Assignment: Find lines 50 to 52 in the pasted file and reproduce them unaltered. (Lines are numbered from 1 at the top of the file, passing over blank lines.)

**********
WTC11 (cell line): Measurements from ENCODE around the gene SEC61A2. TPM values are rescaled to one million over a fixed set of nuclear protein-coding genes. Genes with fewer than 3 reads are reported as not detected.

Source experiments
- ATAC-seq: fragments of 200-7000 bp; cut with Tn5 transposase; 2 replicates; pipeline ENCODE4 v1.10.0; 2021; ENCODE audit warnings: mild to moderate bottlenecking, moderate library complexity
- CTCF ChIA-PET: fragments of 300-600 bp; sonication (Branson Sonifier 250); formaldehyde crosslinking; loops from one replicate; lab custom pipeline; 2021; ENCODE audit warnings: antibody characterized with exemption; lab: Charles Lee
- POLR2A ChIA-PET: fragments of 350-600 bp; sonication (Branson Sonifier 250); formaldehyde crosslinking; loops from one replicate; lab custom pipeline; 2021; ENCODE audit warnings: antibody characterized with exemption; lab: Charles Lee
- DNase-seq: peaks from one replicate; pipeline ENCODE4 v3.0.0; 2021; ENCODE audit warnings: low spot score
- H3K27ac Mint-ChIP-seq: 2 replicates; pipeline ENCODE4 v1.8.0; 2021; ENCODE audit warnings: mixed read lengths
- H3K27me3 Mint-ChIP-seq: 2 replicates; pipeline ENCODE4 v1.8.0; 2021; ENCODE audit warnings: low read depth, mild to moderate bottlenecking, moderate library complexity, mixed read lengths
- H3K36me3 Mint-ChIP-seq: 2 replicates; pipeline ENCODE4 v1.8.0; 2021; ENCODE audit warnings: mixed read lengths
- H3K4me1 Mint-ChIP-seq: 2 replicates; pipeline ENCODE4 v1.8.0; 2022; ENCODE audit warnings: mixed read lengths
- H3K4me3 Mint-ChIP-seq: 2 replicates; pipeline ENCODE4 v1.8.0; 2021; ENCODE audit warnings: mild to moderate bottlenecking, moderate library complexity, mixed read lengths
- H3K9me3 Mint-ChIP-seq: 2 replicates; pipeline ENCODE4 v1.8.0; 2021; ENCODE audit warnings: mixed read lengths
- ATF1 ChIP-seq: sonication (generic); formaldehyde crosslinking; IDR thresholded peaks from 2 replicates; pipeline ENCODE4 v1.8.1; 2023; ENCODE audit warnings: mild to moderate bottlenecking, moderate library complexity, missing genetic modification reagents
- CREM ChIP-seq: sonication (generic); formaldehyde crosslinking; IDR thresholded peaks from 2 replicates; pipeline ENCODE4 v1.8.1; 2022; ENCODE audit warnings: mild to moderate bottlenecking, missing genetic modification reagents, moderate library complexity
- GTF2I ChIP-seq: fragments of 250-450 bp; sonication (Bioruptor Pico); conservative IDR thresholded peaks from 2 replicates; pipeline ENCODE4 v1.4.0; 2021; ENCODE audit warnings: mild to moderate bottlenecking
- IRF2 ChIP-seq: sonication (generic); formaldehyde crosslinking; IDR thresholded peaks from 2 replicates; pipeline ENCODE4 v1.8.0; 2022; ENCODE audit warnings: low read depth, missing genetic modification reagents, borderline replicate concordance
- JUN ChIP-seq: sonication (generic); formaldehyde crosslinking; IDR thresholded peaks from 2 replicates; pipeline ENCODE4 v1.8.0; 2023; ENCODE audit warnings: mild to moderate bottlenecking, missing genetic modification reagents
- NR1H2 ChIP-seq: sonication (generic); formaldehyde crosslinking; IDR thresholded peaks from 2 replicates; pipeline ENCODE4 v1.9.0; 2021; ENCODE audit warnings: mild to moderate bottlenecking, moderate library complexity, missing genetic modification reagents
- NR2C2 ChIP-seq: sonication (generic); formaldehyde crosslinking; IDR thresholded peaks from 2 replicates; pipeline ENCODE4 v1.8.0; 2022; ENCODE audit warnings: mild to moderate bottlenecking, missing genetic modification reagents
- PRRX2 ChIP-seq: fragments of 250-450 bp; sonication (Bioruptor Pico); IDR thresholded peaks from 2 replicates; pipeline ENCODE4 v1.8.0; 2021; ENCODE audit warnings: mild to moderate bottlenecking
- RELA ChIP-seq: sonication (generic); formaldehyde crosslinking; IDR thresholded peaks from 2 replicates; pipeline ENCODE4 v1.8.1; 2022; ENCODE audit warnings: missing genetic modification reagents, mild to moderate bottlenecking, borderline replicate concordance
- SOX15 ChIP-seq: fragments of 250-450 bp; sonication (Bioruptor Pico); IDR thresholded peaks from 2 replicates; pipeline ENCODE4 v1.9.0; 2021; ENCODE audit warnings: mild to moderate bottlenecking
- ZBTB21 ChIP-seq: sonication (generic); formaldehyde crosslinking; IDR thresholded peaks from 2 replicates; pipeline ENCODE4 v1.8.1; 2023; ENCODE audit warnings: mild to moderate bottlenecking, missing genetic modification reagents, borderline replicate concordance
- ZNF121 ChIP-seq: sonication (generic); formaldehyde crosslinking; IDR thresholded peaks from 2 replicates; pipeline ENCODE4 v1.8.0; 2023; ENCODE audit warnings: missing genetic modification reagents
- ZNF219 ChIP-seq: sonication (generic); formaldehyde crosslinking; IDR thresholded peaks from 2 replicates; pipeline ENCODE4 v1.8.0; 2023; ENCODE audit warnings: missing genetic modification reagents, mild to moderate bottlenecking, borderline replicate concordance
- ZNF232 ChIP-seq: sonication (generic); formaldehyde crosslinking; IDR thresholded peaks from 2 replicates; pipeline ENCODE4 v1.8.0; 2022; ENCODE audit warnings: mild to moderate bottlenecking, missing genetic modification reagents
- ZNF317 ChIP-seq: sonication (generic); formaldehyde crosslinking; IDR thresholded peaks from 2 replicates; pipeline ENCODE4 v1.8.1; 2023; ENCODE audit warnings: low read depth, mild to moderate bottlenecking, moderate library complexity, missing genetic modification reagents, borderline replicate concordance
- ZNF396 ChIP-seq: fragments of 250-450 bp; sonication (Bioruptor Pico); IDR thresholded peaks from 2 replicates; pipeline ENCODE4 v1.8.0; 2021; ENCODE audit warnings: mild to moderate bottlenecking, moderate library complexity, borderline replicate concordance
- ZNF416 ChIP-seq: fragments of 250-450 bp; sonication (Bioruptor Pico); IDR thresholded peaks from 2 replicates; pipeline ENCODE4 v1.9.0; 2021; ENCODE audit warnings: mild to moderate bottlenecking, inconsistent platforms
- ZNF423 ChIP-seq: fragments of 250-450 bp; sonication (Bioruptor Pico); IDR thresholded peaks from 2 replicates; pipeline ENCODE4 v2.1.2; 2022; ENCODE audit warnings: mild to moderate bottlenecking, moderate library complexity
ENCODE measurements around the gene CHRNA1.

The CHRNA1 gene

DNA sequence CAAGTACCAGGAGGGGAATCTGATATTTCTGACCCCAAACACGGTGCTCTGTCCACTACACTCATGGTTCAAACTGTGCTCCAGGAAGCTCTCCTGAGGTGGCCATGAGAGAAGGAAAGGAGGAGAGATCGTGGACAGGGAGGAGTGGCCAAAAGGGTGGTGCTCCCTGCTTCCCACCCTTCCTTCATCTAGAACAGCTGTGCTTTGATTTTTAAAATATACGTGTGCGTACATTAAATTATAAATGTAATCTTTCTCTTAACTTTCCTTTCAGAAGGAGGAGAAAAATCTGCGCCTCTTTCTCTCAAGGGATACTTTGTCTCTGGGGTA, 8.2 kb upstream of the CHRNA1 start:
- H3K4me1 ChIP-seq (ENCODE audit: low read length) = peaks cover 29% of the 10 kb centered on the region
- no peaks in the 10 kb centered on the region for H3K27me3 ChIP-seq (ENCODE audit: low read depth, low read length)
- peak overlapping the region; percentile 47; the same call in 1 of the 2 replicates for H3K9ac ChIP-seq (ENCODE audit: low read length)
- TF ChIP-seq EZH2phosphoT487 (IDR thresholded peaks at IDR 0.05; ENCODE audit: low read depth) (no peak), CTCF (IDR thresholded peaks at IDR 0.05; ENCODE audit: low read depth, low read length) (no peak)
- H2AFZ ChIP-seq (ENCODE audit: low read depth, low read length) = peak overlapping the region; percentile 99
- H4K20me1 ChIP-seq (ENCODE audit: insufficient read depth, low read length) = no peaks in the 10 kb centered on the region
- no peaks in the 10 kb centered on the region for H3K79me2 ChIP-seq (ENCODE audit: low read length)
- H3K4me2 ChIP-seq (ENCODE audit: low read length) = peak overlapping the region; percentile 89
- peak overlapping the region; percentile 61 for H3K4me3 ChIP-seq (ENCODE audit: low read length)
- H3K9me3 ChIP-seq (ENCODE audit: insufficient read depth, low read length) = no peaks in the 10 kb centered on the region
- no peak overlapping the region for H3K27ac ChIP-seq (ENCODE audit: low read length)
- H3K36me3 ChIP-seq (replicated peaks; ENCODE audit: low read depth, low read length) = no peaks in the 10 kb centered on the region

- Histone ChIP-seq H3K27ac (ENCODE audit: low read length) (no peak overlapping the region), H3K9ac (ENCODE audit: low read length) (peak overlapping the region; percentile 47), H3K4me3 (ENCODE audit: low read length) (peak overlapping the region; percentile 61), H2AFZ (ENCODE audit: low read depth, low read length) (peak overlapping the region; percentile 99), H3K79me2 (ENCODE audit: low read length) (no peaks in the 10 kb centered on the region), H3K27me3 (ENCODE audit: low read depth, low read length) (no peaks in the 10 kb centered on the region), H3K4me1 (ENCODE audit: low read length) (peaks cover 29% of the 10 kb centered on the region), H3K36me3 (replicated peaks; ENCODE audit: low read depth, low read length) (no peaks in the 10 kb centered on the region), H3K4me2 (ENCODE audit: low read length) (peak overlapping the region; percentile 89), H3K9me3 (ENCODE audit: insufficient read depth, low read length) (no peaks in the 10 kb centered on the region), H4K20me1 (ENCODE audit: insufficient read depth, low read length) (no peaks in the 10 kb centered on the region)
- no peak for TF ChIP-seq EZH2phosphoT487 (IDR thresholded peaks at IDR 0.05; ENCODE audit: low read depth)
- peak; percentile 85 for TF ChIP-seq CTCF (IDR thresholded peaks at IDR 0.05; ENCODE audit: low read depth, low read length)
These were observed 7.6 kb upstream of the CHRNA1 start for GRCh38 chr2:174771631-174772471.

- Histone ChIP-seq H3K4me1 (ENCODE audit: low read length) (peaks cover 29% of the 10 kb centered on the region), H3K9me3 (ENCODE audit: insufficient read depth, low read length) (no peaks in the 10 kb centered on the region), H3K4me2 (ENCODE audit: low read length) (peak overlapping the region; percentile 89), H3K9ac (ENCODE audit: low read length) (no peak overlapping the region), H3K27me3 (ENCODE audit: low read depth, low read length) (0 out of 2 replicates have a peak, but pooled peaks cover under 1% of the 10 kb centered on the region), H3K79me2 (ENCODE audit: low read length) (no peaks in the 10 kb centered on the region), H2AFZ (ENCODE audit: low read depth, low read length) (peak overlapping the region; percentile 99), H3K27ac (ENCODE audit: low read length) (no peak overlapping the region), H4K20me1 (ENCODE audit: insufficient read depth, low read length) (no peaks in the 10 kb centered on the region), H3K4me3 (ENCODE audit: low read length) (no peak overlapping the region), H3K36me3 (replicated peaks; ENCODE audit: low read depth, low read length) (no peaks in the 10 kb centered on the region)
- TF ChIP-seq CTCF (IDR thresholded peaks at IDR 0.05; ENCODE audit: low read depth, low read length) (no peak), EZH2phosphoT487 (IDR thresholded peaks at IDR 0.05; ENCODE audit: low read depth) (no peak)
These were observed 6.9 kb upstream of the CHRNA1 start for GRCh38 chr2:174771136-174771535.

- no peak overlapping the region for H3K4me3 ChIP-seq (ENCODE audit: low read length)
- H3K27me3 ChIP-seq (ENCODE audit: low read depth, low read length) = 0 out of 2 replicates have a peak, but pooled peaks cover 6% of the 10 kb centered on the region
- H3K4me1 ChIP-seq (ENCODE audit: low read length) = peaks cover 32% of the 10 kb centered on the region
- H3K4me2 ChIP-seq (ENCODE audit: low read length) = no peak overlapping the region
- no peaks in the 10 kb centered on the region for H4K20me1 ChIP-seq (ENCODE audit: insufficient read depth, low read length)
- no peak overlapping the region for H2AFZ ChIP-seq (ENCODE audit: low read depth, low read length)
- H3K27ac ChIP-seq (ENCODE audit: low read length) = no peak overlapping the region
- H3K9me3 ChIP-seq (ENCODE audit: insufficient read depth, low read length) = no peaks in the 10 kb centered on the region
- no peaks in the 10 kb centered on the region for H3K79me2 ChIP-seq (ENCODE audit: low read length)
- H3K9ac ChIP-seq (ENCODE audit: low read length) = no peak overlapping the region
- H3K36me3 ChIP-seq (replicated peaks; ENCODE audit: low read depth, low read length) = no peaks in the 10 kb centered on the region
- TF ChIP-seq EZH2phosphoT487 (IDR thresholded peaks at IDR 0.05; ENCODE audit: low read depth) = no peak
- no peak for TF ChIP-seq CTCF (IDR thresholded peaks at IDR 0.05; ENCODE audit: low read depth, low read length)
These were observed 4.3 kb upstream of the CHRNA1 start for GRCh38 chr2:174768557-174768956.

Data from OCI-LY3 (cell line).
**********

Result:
- Histone ChIP-seq H3K4me1 (ENCODE audit: low read length) (peaks cover 29% of the 10 kb centered on the region), H3K9me3 (ENCODE audit: insufficient read depth, low read length) (no peaks in the 10 kb centered on the region), H3K4me2 (ENCODE audit: low read length) (peak overlapping the region; percentile 89), H3K9ac (ENCODE audit: low read length) (no peak overlapping the region), H3K27me3 (ENCODE audit: low read depth, low read length) (0 out of 2 replicates have a peak, but pooled peaks cover under 1% of the 10 kb centered on the region), H3K79me2 (ENCODE audit: low read length) (no peaks in the 10 kb centered on the region), H2AFZ (ENCODE audit: low read depth, low read length) (peak overlapping the region; percentile 99), H3K27ac (ENCODE audit: low read length) (no peak overlapping the region), H4K20me1 (ENCODE audit: insufficient read depth, low read length) (no peaks in the 10 kb centered on the region), H3K4me3 (ENCODE audit: low read length) (no peak overlapping the region), H3K36me3 (replicated peaks; ENCODE audit: low read depth, low read length) (no peaks in the 10 kb centered on the region)
- TF ChIP-seq CTCF (IDR thresholded peaks at IDR 0.05; ENCODE audit: low read depth, low read length) (no peak), EZH2phosphoT487 (IDR thresholded peaks at IDR 0.05; ENCODE audit: low read depth) (no peak)
These were observed 6.9 kb upstream of the CHRNA1 start for GRCh38 chr2:174771136-174771535.